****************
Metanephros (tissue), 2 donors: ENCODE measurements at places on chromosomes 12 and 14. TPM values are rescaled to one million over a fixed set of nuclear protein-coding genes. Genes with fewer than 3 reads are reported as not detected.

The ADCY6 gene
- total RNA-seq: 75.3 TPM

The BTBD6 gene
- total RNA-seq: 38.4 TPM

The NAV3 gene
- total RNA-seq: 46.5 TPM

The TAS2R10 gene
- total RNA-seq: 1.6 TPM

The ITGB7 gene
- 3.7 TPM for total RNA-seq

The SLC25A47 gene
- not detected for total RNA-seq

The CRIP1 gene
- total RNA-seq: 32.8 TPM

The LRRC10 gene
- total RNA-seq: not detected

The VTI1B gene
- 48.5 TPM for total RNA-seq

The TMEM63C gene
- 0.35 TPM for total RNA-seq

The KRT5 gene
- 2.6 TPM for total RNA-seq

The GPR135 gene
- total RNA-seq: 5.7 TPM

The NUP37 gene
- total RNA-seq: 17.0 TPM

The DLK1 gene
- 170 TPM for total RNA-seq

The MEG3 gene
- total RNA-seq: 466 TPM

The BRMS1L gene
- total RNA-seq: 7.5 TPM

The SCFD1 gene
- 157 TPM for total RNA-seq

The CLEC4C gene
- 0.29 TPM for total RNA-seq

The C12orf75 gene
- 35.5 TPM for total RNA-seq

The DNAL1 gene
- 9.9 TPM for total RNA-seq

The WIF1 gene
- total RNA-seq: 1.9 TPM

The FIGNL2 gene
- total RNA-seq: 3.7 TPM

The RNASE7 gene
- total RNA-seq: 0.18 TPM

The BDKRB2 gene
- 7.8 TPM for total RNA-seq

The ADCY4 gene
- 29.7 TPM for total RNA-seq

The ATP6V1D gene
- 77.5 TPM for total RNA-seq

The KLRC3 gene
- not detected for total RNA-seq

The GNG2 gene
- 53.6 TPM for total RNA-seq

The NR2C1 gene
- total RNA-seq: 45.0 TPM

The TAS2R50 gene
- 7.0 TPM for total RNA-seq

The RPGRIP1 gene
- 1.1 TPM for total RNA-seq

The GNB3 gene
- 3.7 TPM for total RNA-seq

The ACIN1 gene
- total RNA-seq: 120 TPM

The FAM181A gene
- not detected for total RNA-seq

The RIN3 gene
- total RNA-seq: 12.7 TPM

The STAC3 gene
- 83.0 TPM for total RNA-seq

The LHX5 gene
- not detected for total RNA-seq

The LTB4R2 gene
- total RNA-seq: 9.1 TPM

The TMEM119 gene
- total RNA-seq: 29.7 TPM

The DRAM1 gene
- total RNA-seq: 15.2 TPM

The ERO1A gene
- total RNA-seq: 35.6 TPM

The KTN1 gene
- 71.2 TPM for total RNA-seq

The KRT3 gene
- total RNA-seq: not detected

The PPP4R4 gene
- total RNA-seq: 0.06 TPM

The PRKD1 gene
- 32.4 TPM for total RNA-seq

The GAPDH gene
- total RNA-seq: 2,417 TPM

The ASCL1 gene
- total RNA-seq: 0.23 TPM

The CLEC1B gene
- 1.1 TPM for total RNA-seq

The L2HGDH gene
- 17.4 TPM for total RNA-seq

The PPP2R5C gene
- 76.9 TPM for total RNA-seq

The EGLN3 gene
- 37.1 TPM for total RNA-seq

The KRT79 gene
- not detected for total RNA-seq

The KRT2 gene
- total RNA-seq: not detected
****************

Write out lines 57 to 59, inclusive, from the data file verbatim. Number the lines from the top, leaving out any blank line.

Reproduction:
- 53.6 TPM for total RNA-seq

The NR2C1 gene
- total RNA-seq: 45.0 TPM